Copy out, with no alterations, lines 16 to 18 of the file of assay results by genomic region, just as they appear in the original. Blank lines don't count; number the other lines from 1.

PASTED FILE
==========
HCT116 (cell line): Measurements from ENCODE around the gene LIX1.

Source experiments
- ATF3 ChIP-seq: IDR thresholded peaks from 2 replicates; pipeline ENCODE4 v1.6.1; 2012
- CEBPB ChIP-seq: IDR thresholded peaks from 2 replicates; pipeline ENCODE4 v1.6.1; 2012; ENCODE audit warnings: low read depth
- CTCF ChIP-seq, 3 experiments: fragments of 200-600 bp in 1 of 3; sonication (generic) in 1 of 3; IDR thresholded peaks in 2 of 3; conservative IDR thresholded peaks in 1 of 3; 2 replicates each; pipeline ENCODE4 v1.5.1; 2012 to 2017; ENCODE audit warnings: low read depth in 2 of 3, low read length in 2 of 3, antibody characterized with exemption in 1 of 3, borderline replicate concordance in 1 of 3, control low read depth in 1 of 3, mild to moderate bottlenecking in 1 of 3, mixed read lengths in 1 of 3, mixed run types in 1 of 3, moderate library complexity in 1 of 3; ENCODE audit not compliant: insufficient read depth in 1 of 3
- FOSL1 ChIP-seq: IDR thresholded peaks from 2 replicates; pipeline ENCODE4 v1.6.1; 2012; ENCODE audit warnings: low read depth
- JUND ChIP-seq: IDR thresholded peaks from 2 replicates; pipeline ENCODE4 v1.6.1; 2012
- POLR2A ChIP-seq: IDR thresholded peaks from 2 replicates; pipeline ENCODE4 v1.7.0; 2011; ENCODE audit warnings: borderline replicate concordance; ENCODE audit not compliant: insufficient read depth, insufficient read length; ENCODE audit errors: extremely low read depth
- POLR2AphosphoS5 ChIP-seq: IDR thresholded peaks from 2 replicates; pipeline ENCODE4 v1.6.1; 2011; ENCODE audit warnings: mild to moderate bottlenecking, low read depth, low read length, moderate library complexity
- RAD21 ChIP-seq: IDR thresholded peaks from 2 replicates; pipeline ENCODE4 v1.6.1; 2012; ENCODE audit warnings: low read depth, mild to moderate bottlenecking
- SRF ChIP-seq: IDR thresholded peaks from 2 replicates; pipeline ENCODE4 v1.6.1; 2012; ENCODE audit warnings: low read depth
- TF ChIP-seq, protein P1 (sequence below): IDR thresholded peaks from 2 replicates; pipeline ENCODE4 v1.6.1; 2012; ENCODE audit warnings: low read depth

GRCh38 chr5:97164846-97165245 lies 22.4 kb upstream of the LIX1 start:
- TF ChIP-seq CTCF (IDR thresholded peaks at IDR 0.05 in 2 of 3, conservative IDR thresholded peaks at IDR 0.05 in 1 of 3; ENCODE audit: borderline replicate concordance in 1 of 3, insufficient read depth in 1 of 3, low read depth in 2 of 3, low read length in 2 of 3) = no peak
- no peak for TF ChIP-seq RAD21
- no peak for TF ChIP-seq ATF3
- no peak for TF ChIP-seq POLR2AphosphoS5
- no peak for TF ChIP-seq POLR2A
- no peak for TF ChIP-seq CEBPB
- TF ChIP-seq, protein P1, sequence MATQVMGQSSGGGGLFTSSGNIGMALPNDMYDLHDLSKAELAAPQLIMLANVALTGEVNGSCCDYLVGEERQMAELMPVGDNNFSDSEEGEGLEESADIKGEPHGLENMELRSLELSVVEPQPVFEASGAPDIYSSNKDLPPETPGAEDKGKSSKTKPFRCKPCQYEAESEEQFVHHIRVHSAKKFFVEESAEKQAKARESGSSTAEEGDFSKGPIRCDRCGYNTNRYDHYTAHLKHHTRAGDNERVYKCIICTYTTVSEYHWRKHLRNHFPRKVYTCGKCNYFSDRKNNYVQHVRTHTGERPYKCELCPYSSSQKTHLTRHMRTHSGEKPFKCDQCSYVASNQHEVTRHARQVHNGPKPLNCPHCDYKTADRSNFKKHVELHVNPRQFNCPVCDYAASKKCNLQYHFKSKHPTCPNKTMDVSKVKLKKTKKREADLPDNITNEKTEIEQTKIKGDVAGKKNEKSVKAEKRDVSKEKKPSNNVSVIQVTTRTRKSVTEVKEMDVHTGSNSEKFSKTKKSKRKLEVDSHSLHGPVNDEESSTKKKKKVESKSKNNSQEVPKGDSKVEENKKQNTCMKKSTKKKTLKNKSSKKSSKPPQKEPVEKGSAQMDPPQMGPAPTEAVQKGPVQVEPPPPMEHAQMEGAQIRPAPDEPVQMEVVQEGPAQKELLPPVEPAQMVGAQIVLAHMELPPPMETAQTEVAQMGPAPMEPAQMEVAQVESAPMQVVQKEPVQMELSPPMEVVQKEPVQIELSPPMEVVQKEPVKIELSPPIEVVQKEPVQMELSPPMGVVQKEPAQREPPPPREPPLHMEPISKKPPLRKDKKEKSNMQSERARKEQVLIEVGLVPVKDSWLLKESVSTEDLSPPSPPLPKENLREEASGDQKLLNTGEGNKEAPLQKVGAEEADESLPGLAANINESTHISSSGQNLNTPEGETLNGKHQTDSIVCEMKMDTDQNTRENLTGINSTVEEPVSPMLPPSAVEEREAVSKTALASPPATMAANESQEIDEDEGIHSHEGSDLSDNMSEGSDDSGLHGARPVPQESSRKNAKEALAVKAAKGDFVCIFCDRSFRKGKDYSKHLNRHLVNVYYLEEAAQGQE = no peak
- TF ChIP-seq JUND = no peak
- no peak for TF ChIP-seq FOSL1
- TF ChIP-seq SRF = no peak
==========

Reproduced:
- no peak for TF ChIP-seq ATF3
- no peak for TF ChIP-seq POLR2AphosphoS5
- no peak for TF ChIP-seq POLR2A